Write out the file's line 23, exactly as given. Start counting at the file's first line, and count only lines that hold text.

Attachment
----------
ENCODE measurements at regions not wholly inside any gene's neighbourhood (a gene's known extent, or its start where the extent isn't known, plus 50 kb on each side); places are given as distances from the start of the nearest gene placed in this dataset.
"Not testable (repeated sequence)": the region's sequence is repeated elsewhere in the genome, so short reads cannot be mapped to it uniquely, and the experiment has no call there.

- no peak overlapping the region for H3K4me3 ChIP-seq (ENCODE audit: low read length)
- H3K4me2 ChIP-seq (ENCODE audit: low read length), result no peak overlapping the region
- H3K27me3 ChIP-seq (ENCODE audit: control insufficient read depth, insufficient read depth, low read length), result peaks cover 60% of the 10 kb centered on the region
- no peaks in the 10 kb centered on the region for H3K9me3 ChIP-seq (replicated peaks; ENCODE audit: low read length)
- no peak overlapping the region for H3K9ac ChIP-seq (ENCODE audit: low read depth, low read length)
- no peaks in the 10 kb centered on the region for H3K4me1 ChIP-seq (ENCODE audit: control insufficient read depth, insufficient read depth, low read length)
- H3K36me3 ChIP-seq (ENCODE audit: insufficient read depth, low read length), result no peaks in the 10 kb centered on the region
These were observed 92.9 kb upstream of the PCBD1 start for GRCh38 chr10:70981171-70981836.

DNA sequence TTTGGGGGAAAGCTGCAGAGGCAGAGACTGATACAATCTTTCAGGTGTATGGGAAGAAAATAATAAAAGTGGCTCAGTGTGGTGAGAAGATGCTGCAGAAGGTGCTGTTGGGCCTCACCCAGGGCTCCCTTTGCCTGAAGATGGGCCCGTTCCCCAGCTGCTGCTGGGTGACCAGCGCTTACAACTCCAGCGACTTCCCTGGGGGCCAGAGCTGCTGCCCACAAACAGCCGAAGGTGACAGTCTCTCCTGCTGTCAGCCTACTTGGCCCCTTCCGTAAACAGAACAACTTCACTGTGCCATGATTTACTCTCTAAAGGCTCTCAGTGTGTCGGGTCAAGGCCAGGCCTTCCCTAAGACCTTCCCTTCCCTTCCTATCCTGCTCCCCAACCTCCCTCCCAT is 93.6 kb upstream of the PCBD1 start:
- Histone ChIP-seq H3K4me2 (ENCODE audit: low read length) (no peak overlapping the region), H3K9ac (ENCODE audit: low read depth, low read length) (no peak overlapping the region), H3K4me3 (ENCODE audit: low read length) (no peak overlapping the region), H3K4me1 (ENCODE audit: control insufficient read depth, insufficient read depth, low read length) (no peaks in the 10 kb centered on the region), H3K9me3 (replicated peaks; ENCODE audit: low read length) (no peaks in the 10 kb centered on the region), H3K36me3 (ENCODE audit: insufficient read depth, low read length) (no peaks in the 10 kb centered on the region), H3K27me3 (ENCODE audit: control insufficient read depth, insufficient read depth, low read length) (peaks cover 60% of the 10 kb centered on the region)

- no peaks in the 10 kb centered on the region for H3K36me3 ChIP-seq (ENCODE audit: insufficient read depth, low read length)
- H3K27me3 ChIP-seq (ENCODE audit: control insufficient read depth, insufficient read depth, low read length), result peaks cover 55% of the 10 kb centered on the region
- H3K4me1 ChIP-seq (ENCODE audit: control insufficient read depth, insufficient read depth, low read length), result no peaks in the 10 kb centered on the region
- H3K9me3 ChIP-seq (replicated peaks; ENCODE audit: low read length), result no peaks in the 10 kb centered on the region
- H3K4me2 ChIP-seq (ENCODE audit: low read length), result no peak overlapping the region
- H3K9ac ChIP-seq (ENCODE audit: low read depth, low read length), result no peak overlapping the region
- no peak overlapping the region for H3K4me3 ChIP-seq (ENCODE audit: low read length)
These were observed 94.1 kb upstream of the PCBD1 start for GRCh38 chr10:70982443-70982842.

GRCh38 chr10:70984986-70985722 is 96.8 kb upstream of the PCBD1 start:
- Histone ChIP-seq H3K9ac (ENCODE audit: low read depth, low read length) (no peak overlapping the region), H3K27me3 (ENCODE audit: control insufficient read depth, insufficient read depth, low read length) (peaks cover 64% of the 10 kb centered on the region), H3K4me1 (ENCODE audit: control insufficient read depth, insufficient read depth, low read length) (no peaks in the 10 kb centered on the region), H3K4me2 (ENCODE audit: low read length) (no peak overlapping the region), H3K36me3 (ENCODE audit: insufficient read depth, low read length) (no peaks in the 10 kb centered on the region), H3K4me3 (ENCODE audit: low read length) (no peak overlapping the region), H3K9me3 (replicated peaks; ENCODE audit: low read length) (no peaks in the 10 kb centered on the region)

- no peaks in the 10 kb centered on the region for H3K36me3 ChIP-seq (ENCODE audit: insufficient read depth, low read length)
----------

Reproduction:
- no peaks in the 10 kb centered on the region for H3K36me3 ChIP-seq (ENCODE audit: insufficient read depth, low read length)